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    • profile image

      anonymous 4 years ago

      Beautiful work. Try the carbon pencil if you haven't already, it's a mixture of charcoal and graphite.

    • profile image

      anonymous 5 years ago

      I put a piece of tracing paper under my hand - while I am drawing - it minmizes the smudges

    • profile image

      anonymous 5 years ago

      the shiny graphite thing drives me mad as well!!

    • Darla Dixon profile image

      Darla Dixon 5 years ago

      Love your work!

    • efcruzarts profile image

      efcruzarts 6 years ago

      nice lens infos for charcoal pencil

    • CherylsArt profile image

      Cheryl Paton 6 years ago from West Virginia

      I'm an artist, and use mostly color pencil when I draw, but wanted to check out some info on charcoal. Thanks for the tips.

    • Morgannafay profile image

      Morgannafay 6 years ago

      You have some wonderful graphite and charcoal drawings by the way. I love to draw with both. I also like to draw with both on the same drawing. Graphite goes over charcoal beautifully, but not the other way around. I'm just getting into the carbon pencils too, but I haven't worked with them enough yet to get a comparison on those.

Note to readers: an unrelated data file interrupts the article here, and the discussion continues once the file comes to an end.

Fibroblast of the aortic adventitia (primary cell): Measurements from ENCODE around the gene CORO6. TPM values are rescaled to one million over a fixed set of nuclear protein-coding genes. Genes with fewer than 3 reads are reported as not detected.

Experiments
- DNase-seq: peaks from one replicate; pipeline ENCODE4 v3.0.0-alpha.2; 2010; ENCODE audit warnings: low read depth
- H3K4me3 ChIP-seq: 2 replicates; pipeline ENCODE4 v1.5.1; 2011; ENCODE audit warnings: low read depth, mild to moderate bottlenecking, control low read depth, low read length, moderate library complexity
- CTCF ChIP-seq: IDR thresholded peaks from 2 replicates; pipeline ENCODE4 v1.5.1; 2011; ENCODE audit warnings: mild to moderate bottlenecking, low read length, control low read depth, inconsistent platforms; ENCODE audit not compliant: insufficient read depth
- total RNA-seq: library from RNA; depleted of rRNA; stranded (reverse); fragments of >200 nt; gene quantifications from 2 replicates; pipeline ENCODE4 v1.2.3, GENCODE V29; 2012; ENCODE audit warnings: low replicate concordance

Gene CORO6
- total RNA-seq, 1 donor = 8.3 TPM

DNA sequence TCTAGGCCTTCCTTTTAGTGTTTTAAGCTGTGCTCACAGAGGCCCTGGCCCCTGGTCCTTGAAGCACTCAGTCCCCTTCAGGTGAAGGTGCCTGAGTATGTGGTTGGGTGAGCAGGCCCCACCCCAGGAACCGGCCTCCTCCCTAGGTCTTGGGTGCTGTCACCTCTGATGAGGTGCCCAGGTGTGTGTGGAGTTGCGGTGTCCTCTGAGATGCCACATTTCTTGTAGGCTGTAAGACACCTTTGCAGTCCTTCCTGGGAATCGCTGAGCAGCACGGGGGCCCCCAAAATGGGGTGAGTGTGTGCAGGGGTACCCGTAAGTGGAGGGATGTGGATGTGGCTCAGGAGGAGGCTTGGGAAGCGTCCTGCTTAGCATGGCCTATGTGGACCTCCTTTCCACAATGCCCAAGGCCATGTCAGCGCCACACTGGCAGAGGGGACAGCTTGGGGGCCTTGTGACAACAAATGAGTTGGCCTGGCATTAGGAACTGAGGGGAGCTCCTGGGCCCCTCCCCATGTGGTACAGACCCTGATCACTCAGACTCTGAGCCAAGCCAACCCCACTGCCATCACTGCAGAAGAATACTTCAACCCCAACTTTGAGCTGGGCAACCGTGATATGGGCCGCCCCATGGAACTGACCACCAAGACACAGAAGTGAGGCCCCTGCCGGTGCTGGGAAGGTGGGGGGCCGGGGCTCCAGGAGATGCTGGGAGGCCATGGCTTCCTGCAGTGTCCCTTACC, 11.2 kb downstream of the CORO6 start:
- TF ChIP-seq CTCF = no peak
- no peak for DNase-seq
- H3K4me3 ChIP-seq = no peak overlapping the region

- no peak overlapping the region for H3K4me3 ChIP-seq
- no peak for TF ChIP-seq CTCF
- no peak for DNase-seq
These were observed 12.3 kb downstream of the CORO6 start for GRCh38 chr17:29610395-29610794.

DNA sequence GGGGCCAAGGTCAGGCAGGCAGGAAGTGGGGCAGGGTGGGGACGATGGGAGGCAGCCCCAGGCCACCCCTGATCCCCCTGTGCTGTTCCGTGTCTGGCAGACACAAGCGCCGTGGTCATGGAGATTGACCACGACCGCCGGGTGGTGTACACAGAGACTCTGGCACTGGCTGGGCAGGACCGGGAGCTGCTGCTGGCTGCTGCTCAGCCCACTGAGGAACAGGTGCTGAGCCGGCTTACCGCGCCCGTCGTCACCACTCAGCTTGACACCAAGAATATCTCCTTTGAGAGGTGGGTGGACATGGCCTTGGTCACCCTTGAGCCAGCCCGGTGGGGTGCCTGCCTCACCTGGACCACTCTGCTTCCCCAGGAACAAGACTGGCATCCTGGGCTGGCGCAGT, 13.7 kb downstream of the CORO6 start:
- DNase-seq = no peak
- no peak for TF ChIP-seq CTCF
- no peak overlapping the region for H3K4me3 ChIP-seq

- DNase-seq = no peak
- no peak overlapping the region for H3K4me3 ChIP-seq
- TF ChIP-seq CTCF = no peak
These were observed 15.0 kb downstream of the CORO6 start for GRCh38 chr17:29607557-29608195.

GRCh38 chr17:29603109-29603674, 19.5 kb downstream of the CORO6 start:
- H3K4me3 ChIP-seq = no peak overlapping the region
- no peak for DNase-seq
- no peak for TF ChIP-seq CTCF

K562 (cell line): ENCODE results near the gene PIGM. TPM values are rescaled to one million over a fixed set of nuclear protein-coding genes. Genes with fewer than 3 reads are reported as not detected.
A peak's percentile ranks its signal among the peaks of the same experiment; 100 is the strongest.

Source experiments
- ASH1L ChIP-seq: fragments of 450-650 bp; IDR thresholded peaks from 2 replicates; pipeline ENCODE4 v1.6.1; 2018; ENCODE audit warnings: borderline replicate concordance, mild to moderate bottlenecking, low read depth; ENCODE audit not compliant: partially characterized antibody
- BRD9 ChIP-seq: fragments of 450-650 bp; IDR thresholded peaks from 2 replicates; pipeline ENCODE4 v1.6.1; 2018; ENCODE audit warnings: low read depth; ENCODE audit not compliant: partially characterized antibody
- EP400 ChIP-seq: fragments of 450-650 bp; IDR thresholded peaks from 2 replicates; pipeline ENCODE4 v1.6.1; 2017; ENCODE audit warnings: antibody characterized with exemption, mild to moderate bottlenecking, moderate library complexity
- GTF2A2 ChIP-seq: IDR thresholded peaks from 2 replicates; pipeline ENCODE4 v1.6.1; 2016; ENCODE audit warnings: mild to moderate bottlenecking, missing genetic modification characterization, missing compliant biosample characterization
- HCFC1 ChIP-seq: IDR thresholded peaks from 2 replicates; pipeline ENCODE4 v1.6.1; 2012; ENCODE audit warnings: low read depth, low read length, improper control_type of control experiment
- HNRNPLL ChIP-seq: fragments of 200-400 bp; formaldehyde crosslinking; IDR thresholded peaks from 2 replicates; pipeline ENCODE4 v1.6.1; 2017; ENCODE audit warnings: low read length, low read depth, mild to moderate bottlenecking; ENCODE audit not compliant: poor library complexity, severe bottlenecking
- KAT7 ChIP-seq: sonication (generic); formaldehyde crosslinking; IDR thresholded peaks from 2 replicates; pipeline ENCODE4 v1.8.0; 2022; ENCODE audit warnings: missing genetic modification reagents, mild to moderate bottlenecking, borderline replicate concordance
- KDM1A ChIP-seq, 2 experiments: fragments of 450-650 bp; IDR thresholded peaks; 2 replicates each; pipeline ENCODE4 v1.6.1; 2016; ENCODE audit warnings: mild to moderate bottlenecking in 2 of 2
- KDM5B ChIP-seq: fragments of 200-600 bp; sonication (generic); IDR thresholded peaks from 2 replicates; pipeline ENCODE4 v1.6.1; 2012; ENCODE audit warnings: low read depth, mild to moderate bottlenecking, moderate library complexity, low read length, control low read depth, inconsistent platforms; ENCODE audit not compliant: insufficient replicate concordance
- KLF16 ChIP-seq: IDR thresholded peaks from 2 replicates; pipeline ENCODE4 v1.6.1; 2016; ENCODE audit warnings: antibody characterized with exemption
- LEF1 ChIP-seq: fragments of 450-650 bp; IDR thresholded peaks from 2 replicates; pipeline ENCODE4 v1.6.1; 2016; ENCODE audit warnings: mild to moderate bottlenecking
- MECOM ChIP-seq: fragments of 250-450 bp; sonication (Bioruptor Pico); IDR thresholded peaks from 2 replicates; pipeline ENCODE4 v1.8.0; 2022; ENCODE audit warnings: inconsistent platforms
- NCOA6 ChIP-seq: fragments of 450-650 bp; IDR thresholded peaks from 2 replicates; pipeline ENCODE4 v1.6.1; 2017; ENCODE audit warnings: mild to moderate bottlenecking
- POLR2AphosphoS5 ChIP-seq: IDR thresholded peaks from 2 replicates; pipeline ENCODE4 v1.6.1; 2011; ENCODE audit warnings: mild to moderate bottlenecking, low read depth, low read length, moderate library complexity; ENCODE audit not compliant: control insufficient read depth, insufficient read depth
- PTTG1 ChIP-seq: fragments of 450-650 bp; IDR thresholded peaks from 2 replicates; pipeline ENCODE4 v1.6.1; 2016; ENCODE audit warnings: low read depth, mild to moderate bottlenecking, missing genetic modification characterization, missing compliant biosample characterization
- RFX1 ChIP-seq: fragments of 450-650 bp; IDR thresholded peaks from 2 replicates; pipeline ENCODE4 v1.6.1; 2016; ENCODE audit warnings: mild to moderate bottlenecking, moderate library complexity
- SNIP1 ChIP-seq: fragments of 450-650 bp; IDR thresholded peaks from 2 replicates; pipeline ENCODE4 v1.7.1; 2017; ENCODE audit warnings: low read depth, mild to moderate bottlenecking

• Joy Neasley profile image

      Joy Neasley 7 years ago from Nashville, TN

      My preference is both with a little carbon pencil mixed in here and there. I love the realism and texture and depth it gives when combing these three pencils. Lensrolling over to my "How to Draw: Drawing toolkit" lens

    • jnstewart profile image

      John Norman Stewart 7 years ago from Cottonwood, CA

      I tend to like graphite better because I feel more in control of it. Charcoal tends to be free though, but messier. Nice lens. Have a Happy New Year!

    • Joy Neasley profile image

      Joy Neasley 7 years ago from Nashville, TN

      I love to use carbon with my graphite and charcoal. Between the three, it is great. I have tried using just one medium a drawing, and I just cannot seem to do it. I always end up using all three.